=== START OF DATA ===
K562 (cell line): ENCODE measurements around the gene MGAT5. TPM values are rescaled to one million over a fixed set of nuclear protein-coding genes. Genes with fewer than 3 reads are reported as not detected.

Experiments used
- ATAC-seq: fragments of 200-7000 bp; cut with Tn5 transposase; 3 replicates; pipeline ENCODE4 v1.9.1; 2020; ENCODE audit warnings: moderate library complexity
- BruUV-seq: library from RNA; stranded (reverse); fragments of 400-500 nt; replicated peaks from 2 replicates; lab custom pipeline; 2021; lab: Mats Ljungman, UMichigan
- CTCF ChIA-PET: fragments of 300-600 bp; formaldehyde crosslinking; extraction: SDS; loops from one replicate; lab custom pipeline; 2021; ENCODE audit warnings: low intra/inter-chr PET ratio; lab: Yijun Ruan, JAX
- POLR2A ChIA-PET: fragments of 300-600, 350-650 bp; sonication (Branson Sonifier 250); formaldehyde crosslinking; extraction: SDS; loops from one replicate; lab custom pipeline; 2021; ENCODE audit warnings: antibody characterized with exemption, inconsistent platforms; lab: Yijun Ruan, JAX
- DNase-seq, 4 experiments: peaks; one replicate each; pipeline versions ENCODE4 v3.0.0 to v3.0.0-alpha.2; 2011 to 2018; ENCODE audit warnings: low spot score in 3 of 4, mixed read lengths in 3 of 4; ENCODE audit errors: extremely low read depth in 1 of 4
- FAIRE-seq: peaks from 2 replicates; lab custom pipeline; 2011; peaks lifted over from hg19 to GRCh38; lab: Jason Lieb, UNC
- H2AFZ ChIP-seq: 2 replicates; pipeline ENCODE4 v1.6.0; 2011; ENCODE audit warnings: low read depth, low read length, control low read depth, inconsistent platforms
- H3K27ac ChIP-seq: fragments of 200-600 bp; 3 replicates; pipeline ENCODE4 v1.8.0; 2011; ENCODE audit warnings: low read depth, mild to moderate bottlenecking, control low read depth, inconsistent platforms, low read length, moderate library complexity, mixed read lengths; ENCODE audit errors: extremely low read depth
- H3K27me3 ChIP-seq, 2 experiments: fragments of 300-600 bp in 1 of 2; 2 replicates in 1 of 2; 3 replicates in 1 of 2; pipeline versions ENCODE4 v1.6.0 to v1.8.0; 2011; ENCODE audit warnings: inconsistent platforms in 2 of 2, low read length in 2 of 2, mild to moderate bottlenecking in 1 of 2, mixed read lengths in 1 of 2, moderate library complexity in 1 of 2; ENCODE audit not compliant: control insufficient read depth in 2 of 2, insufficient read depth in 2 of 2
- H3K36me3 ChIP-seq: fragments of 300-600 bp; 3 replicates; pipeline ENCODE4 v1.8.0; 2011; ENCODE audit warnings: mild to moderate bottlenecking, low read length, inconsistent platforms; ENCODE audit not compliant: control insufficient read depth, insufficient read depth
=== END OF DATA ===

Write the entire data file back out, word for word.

K562 (cell line): ENCODE measurements around the gene MGAT5. TPM values are rescaled to one million over a fixed set of nuclear protein-coding genes. Genes with fewer than 3 reads are reported as not detected.

Experiments used
- ATAC-seq: fragments of 200-7000 bp; cut with Tn5 transposase; 3 replicates; pipeline ENCODE4 v1.9.1; 2020; ENCODE audit warnings: moderate library complexity
- BruUV-seq: library from RNA; stranded (reverse); fragments of 400-500 nt; replicated peaks from 2 replicates; lab custom pipeline; 2021; lab: Mats Ljungman, UMichigan
- CTCF ChIA-PET: fragments of 300-600 bp; formaldehyde crosslinking; extraction: SDS; loops from one replicate; lab custom pipeline; 2021; ENCODE audit warnings: low intra/inter-chr PET ratio; lab: Yijun Ruan, JAX
- POLR2A ChIA-PET: fragments of 300-600, 350-650 bp; sonication (Branson Sonifier 250); formaldehyde crosslinking; extraction: SDS; loops from one replicate; lab custom pipeline; 2021; ENCODE audit warnings: antibody characterized with exemption, inconsistent platforms; lab: Yijun Ruan, JAX
- DNase-seq, 4 experiments: peaks; one replicate each; pipeline versions ENCODE4 v3.0.0 to v3.0.0-alpha.2; 2011 to 2018; ENCODE audit warnings: low spot score in 3 of 4, mixed read lengths in 3 of 4; ENCODE audit errors: extremely low read depth in 1 of 4
- FAIRE-seq: peaks from 2 replicates; lab custom pipeline; 2011; peaks lifted over from hg19 to GRCh38; lab: Jason Lieb, UNC
- H2AFZ ChIP-seq: 2 replicates; pipeline ENCODE4 v1.6.0; 2011; ENCODE audit warnings: low read depth, low read length, control low read depth, inconsistent platforms
- H3K27ac ChIP-seq: fragments of 200-600 bp; 3 replicates; pipeline ENCODE4 v1.8.0; 2011; ENCODE audit warnings: low read depth, mild to moderate bottlenecking, control low read depth, inconsistent platforms, low read length, moderate library complexity, mixed read lengths; ENCODE audit errors: extremely low read depth
- H3K27me3 ChIP-seq, 2 experiments: fragments of 300-600 bp in 1 of 2; 2 replicates in 1 of 2; 3 replicates in 1 of 2; pipeline versions ENCODE4 v1.6.0 to v1.8.0; 2011; ENCODE audit warnings: inconsistent platforms in 2 of 2, low read length in 2 of 2, mild to moderate bottlenecking in 1 of 2, mixed read lengths in 1 of 2, moderate library complexity in 1 of 2; ENCODE audit not compliant: control insufficient read depth in 2 of 2, insufficient read depth in 2 of 2
- H3K36me3 ChIP-seq: fragments of 300-600 bp; 3 replicates; pipeline ENCODE4 v1.8.0; 2011; ENCODE audit warnings: mild to moderate bottlenecking, low read length, inconsistent platforms; ENCODE audit not compliant: control insufficient read depth, insufficient read depth